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Grace before Meals


The rabbis required a blessing before partaking of food since they considered it sacrilegious to "enjoy of this world without a prior benediction" (Ber. 35a). They instituted separate blessings for the various species of food, of which those over bread and wine are considered the most important. The blessing for bread, "Who bringest forth bread from the earth" (Ha-moẓi leḥem min ha-areẓ; Ber. 6:1), is based upon Psalms 104:14, and, when recited at the start of a meal, exempts one from the obligation to recite most additional blessings for the remaining courses (Sh. Ar., oḤ 177). Since this blessing is often the only one recited before a meal, the popular term for the grace before meals is Moẓi. The blessing for wine, "Who createst the fruit of the vine ("Bore peri ha-gafen"; Ber. 6:1), is recited, even when the wine is drunk in the course of the repast and not at the beginning (Sh. Ar., oḤ 175, and see also 176).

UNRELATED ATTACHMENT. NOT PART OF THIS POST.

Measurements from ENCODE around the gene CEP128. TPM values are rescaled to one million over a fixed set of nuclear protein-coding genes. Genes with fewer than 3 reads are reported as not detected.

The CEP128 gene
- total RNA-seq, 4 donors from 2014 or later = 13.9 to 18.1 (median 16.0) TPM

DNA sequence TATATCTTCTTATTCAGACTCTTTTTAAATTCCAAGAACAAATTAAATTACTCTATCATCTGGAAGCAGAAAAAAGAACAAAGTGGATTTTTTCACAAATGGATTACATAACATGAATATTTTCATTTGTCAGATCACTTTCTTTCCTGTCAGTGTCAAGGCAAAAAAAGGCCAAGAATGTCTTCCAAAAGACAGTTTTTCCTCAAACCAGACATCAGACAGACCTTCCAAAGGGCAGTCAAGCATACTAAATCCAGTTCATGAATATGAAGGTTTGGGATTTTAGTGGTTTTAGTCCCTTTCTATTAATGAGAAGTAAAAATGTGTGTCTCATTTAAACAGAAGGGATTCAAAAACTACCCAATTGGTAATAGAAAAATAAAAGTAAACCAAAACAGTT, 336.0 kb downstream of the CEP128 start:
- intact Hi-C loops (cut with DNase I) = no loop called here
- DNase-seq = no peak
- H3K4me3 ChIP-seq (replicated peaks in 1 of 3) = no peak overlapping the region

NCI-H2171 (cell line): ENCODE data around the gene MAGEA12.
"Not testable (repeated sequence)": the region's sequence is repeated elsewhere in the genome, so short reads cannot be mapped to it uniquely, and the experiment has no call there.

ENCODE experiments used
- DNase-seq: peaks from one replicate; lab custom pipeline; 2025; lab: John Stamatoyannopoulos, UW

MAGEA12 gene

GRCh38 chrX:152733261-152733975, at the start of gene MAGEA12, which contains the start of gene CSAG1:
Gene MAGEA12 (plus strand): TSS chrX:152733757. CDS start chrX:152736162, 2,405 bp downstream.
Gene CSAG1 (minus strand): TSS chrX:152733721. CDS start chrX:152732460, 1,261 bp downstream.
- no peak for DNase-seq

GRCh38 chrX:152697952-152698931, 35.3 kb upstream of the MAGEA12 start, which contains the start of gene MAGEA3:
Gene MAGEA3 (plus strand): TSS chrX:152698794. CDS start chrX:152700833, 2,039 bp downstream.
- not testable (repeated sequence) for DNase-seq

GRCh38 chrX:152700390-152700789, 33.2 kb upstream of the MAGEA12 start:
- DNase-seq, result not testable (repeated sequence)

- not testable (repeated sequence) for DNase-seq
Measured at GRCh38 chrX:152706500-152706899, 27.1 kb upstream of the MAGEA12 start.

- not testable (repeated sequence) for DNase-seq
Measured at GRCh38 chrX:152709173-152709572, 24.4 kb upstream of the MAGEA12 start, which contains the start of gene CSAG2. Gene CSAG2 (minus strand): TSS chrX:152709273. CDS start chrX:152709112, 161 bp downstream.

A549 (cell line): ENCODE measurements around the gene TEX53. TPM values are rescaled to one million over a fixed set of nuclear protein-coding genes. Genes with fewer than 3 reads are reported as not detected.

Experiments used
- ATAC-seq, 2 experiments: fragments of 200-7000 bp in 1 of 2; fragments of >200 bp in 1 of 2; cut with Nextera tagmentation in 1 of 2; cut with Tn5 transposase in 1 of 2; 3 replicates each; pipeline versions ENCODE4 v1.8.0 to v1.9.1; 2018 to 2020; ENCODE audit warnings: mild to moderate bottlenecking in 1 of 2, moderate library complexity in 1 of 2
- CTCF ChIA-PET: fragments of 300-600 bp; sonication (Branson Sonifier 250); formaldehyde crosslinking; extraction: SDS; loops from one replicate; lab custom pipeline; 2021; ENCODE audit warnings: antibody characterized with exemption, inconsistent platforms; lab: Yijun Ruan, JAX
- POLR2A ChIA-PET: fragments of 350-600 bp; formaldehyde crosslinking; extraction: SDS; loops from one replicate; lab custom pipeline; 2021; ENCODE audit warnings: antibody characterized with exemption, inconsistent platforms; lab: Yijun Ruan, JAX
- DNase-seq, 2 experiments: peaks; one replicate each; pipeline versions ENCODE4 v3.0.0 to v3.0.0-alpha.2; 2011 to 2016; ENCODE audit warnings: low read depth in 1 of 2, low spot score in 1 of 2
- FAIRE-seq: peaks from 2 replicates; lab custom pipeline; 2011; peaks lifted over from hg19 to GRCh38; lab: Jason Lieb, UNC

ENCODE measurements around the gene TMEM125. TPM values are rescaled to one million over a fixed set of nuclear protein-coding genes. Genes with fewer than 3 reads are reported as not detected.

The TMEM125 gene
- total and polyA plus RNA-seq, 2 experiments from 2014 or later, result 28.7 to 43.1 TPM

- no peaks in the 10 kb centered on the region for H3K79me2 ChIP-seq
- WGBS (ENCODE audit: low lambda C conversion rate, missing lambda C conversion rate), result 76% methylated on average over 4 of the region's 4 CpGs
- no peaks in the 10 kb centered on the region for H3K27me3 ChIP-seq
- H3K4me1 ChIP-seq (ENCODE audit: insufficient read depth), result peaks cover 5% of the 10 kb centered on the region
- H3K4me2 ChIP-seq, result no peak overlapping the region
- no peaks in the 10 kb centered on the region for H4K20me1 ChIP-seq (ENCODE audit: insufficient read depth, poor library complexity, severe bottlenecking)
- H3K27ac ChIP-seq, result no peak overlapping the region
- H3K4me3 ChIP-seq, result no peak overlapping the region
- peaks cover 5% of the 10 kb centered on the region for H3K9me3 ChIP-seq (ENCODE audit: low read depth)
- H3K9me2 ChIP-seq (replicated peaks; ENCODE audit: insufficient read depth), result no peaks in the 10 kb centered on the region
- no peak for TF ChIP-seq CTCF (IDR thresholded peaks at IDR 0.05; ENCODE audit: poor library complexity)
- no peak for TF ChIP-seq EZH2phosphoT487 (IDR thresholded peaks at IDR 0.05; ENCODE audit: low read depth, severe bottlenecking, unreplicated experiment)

Although the actual formulation of the blessings before meals was delineated during rabbinic times, the practice itself is of ancient origin. Thus in i Samuel 9:13 there is a reference to the people waiting for the prophet to bless the sacrifice before they would partake of its flesh. Josephus describes the grace before the meal recited by the *Essenes (Jos., Wars, 2:131). The rabbis attached great importance to the proper recitation of these blessings, and the father of R. Simeon b. Zevid was praised "as being a great man and well versed in the benedictions" (Ber. 38a).


Hertz, Prayer, 984–95; Idelsohn, Liturgy, 122; E. Levy, Yesodot ha-Tefillah (19522), 279–81.

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